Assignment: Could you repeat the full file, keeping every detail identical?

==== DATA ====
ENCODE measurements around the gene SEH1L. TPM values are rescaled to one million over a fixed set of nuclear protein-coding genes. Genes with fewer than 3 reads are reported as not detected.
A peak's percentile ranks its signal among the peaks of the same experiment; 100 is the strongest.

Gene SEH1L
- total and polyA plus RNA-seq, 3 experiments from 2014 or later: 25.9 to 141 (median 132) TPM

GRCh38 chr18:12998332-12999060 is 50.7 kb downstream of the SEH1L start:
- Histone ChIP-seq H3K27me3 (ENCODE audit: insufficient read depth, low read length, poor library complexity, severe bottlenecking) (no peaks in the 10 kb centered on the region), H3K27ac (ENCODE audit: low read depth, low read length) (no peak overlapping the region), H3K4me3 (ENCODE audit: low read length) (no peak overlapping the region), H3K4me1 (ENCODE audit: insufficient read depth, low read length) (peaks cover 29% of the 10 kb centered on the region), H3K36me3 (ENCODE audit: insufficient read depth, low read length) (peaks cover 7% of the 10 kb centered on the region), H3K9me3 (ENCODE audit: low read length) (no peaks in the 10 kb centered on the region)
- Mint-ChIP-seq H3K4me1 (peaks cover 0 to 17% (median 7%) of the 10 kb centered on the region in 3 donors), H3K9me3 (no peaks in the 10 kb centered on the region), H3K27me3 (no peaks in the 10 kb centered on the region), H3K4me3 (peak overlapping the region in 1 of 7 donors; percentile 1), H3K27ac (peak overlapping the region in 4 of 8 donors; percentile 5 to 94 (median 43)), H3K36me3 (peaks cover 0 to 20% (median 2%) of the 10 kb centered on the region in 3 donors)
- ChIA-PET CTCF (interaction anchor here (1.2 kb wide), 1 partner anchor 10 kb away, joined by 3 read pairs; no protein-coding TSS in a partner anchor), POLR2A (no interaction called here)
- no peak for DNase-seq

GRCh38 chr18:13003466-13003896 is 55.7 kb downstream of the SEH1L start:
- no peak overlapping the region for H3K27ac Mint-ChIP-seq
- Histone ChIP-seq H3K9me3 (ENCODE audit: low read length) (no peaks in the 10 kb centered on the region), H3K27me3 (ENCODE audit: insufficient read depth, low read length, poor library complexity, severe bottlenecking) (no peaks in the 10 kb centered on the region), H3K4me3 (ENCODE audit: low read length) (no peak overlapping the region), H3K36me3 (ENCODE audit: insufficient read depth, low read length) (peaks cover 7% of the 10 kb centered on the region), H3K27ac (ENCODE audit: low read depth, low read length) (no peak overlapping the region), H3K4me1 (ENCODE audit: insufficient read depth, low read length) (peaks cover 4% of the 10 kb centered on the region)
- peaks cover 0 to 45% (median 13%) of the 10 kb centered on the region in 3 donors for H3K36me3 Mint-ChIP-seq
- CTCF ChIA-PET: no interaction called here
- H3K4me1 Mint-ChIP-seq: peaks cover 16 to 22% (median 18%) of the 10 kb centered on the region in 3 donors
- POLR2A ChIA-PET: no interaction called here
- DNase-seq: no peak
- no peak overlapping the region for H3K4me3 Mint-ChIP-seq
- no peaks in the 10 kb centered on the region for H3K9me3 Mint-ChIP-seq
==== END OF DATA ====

ENCODE measurements around the gene SEH1L. TPM values are rescaled to one million over a fixed set of nuclear protein-coding genes. Genes with fewer than 3 reads are reported as not detected.
A peak's percentile ranks its signal among the peaks of the same experiment; 100 is the strongest.

Gene SEH1L
- total and polyA plus RNA-seq, 3 experiments from 2014 or later: 25.9 to 141 (median 132) TPM

GRCh38 chr18:12998332-12999060 is 50.7 kb downstream of the SEH1L start:
- Histone ChIP-seq H3K27me3 (ENCODE audit: insufficient read depth, low read length, poor library complexity, severe bottlenecking) (no peaks in the 10 kb centered on the region), H3K27ac (ENCODE audit: low read depth, low read length) (no peak overlapping the region), H3K4me3 (ENCODE audit: low read length) (no peak overlapping the region), H3K4me1 (ENCODE audit: insufficient read depth, low read length) (peaks cover 29% of the 10 kb centered on the region), H3K36me3 (ENCODE audit: insufficient read depth, low read length) (peaks cover 7% of the 10 kb centered on the region), H3K9me3 (ENCODE audit: low read length) (no peaks in the 10 kb centered on the region)
- Mint-ChIP-seq H3K4me1 (peaks cover 0 to 17% (median 7%) of the 10 kb centered on the region in 3 donors), H3K9me3 (no peaks in the 10 kb centered on the region), H3K27me3 (no peaks in the 10 kb centered on the region), H3K4me3 (peak overlapping the region in 1 of 7 donors; percentile 1), H3K27ac (peak overlapping the region in 4 of 8 donors; percentile 5 to 94 (median 43)), H3K36me3 (peaks cover 0 to 20% (median 2%) of the 10 kb centered on the region in 3 donors)
- ChIA-PET CTCF (interaction anchor here (1.2 kb wide), 1 partner anchor 10 kb away, joined by 3 read pairs; no protein-coding TSS in a partner anchor), POLR2A (no interaction called here)
- no peak for DNase-seq

GRCh38 chr18:13003466-13003896 is 55.7 kb downstream of the SEH1L start:
- no peak overlapping the region for H3K27ac Mint-ChIP-seq
- Histone ChIP-seq H3K9me3 (ENCODE audit: low read length) (no peaks in the 10 kb centered on the region), H3K27me3 (ENCODE audit: insufficient read depth, low read length, poor library complexity, severe bottlenecking) (no peaks in the 10 kb centered on the region), H3K4me3 (ENCODE audit: low read length) (no peak overlapping the region), H3K36me3 (ENCODE audit: insufficient read depth, low read length) (peaks cover 7% of the 10 kb centered on the region), H3K27ac (ENCODE audit: low read depth, low read length) (no peak overlapping the region), H3K4me1 (ENCODE audit: insufficient read depth, low read length) (peaks cover 4% of the 10 kb centered on the region)
- peaks cover 0 to 45% (median 13%) of the 10 kb centered on the region in 3 donors for H3K36me3 Mint-ChIP-seq
- CTCF ChIA-PET: no interaction called here
- H3K4me1 Mint-ChIP-seq: peaks cover 16 to 22% (median 18%) of the 10 kb centered on the region in 3 donors
- POLR2A ChIA-PET: no interaction called here
- DNase-seq: no peak
- no peak overlapping the region for H3K4me3 Mint-ChIP-seq
- no peaks in the 10 kb centered on the region for H3K9me3 Mint-ChIP-seq